• Published 20th May 2017
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Brightly Lit - Penalt

The village of Brightly, British Columbia is a small, isolated place where everyone knows everyone, with a strong sense of community. A community that starts to include colourful little ponies.

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Chapter 20: Can't Find My Way Home

The sun was very low as the early spring afternoon began to draw to a close, and its light gleamed off the three vehicles making their way up the hill of Brightly’s main street. The town had a small natural rise at one end, which is where the original founders had decided to establish the nascent community’s town hall and other important buildings. Over the decades, many things had changed about Brightly, but the location of the more important buildings in town had not.

“It’s hot underneath here,” the large lump in the back of Jean’s car said in Rowan’s voice. “Can we get out?

“Almost there, sweetie,” Jean said, driving carefully behind Ernie and Arnold’s trucks. As she drove she could see the havoc the storm had wreaked on the town, but she could also see her community pulling together to clear the debris from streets and yards. “How are the rest of you doing?”

“We’re doing fine, Jean,” Natasha said, from under the blanket as well. “It’s just a little cramped with four of us back here.”

“Well, I don’t think we’re quite ready to show the town their new four-legged residents, are we?” Jean asked without turning her head, as she drove past a chipper that a village crew was feeding fallen branches into.

“Not unless we have to,” Father Addison said in agreement, as he sat on the car floor beside his wife.

“We’re there,” Jean said, a minute later. “Oh, they are waving us in beside the fire truck.” A moment later the car came to a halt, and Darrell Montcalm looked surprised as he rolled down the doors for the firehall’s garage. He and the others had already parked their three vehicles out back, but he had only expected to make room for two vehicles, not three, but then he recognized the face behind the wheel of the third vehicle.

“Jean Pedersen,” Darrell said, coming to the car door. “It’s good to see you again.”

“We need to have a few words, Mr. Mayor,” Jean said, as she got out of her car and opened the back door. Montcalm’s eyes grew wide as the forms of Seeker and Shield Maiden were joined by a pair of dark furred, bat-winged ponies.

“It’s spreading?” Montcalm asked, as the rest of his team joined him among the vehicles. “The letter never said anything about that.”

“What letter?” Ernie asked, Lynn circling around from the far side of the truck with Darter and Skylark at her side.

“Seeker!” Ben yelled, as he came out of the firehall’s small office. Pony and person bounded toward each other, Seeker leaping into Ben’s arms as the young firefighter slid forward on his knees. The two grabbed each other in mid-motion and shared a fierce hug for several seconds, before Ben looked up to see Jean looking down at him with a raised eyebrow.

“Sir,” Jean said, fighting down the corner of her mouth that threatened to quirk upwards. “What are your intentions toward my daughter?”

“Oh… uh, sorry Ma’am,” Ben said, standing up and extending a hand to Jean. “Didn’t realize… Just good friends, Ma’am. Not like that, I mean we’re friends but not…” Jean decided to take pity on the young fireman, releasing her stern demeanor and laughing at Ben’s embarrassment.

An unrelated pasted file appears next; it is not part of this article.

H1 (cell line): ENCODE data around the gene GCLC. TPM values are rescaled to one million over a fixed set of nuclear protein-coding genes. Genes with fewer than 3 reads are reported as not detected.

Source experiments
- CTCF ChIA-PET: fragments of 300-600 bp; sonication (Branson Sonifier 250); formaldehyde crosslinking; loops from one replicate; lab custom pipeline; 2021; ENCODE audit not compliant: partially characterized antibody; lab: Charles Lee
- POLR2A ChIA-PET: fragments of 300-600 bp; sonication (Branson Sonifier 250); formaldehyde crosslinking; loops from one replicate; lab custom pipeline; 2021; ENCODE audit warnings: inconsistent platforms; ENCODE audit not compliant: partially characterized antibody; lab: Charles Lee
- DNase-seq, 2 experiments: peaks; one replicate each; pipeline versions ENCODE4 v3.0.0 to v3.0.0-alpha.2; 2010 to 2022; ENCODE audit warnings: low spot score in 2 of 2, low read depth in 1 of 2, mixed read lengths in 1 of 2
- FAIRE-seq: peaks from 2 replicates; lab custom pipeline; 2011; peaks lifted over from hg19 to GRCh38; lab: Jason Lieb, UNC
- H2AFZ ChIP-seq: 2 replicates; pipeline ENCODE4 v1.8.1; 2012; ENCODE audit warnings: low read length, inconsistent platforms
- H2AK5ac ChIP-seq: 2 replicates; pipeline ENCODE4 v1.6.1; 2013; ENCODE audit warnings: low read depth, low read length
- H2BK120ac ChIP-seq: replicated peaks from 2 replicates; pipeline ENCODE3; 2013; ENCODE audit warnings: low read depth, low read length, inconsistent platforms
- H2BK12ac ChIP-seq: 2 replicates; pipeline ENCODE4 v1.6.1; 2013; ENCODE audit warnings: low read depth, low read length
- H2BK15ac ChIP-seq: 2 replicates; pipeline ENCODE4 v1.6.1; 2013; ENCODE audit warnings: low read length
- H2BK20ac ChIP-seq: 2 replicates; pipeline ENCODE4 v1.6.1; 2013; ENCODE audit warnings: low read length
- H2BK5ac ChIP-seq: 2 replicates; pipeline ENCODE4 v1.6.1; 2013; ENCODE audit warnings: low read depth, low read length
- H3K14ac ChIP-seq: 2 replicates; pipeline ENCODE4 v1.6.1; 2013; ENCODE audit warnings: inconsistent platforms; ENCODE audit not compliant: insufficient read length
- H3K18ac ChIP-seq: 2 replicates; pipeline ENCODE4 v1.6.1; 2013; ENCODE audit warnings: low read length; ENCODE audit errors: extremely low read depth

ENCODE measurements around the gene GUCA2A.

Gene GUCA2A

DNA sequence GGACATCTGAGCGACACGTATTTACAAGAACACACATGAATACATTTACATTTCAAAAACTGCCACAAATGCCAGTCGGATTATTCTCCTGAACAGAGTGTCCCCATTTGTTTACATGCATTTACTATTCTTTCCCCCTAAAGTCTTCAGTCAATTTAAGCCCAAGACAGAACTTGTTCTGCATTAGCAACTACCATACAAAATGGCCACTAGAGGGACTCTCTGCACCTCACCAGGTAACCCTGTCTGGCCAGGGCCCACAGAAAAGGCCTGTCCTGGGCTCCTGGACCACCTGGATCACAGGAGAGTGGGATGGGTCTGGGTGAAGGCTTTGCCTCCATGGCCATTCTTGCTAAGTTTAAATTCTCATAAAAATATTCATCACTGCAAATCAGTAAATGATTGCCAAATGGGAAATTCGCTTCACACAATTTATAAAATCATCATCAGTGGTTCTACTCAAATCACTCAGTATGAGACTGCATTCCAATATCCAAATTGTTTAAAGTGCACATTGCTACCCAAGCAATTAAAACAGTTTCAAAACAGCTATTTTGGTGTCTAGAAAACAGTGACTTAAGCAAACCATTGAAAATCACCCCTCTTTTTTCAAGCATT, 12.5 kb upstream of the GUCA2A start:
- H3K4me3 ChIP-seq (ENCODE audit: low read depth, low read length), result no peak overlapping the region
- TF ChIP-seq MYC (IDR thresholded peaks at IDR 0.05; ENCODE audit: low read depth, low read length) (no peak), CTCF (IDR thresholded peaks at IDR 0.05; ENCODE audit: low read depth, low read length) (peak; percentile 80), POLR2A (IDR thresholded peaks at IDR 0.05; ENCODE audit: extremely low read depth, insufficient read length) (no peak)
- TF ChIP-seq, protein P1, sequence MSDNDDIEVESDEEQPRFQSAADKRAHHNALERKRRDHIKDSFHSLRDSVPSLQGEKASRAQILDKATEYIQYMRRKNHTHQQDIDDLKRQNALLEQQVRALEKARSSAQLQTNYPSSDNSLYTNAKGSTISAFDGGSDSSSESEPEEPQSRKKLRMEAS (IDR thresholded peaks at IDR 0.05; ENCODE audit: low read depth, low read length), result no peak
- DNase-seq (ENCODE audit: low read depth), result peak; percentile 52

“It’s okay, Ben,” Jean said, chuckling. “Romy told us everything. I’m glad that you were there to protect my daughter.”

“What letter?” Ernie repeated, refusing to allow circumstances to divert him from what had sparked his interest.

“Hang on a second, Ernie,” Darrell said, approaching the two new ponies. “Hi, we probably know each other, but if not, I’m Mayor Montcalm. Everyone here knows about ponies and is okay with them. You are safe, no one is going to hurt you, and we won’t tell anyone about this unless you want us to.”

“I’m Father Addison,” the darker of the two ponies said, “my wife, Natasha.”

“Oh,” Montcalm exclaimed, clearly surprised. “Father Addison. Well, I’m glad to see you’re taking this well.”

“About as well as can be expected when an angelic spirit gifts you with a reflection of its form,” Addison said, then he noticed Montcalm’s grimace. “What?”

“That may or may not be accurate,” Montcalm said. “Let’s all go into the break room and I’ll explain. Yes, Ernie, that includes the letter I mentioned.”

The entire fire department, plus seven ponies, plus Lynn and Jean, made for quite a crowd in a break room that was only meant as a place to have coffee and reheat snacks. Thankfully for all concerned, someone had prepared ahead of time by placing all the available chairs around the room's edges with a trio of beanbag chairs in front of them.

“How come there are lights on in here?” Iron Hoof asked, looking around as he settled onto one of the bean bags. By unspoken consent, the bat pony couple shared one chair, Darter and Skylark another, with Iron Hoof, Seeker, and Shield Maiden on the last one.

“We’ve got solar panels on the roof, and a bank of deep cycle batteries,” John Vatten said, bending down to ruffle Iron Hoof’s mane. “We can run all our lights and radio equipment for a full day, just on the battery charge.”

“And that’s before firing up the generator,” Arnold said, smiling.

“Okay folks, settle down,” Darrell said, getting up in front of everyone. “We’ve got a lot to cover and I’d like to get through it before my wife decides to give my dinner to the dog.” People and ponies alike stopped talking and gave their attention to the fire chief.

“First off, I’d like to thank you all for coming, and being exactly the kind of people I’ve come to expect to find in Brightly,” Montcalm paused, a smile touching his lips. “Good people, who give of themselves for their neighbors. People who are friends with each other, no matter what race… or species they are.”